Child nutrition programs safeguard the well-being of America’s children by reducing hunger and increasing access to high-quality, nutritious foods. Programs like the Special Supplemental Nutrition Program for Women, Infants and Children (WIC), school breakfast and lunch programs, and preschool, summer and afterschool meal programs are vital in providing children the food they need for healthy development.

Unfortunately, these programs do not reach all children in need of food and quality nutrition. Many eligible children do not have access to programs or face other barriers to participation, whether because of unnecessarily burdensome administrative rules, confusing eligibility provisions that lack coordination with other agencies, or inadequate implementation in many states.

Child nutrition programs are only effective when they reach the children who need help. That is why our top priority for reauthorization is to improve access to and increase participation in these vital programs.  A significant investment of new resources in these proven programs would help remove barriers to access and participation so all children in need can be served.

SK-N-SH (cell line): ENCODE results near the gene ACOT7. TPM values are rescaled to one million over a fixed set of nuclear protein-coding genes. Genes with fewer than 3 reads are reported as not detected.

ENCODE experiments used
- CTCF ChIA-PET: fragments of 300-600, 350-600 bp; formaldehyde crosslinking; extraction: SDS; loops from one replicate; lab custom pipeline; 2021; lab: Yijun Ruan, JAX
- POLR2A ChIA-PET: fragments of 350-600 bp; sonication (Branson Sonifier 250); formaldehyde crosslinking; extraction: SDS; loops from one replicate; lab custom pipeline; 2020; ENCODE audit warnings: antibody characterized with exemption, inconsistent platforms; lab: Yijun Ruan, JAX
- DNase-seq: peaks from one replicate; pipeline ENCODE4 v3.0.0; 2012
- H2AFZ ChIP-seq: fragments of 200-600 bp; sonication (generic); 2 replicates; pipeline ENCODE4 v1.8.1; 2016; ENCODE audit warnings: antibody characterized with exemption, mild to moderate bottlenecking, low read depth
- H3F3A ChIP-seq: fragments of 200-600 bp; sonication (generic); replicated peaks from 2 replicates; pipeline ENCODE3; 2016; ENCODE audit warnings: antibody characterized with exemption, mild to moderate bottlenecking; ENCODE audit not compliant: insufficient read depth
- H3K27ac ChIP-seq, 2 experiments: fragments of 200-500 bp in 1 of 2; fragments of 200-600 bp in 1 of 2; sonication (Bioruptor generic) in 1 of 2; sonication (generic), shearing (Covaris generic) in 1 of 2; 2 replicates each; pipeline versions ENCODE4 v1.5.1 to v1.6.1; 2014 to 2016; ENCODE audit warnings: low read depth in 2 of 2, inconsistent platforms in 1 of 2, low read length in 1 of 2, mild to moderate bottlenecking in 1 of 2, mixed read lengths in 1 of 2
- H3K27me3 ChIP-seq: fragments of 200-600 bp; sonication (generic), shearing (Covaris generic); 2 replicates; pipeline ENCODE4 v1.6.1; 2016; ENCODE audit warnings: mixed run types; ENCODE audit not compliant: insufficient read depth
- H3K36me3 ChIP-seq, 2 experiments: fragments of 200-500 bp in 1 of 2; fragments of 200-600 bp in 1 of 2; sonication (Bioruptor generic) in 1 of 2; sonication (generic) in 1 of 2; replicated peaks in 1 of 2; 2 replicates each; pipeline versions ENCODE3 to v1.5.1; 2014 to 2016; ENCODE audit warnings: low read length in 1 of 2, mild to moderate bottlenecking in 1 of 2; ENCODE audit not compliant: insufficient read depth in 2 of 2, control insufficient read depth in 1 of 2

As communities of faith, we have a long history of working to fight hunger. We feed the hungry in our neighborhoods through food pantries, soup kitchens, and community outreach programs. While we will continue to do our part to feed our neighbors, we cannot match the role of government in assisting and supporting hungry people and addressing the root causes of hunger.

The undersigned members of the faith community therefore lay out the following priorities for a strong Child Nutrition Reauthorization in 2009:

Invest in Children: Congress must provide a substantial investment of new funding for child nutrition programs in the FY 2010 budget. A $20 billion investment of new funds (or an additional $4 billion per year) would enable authorizing committees to make critical improvements in these programs. Additionally, Congress must continue to fully fund WIC during the annual appropriations process to allow the program to serve all eligible women, infants, and children.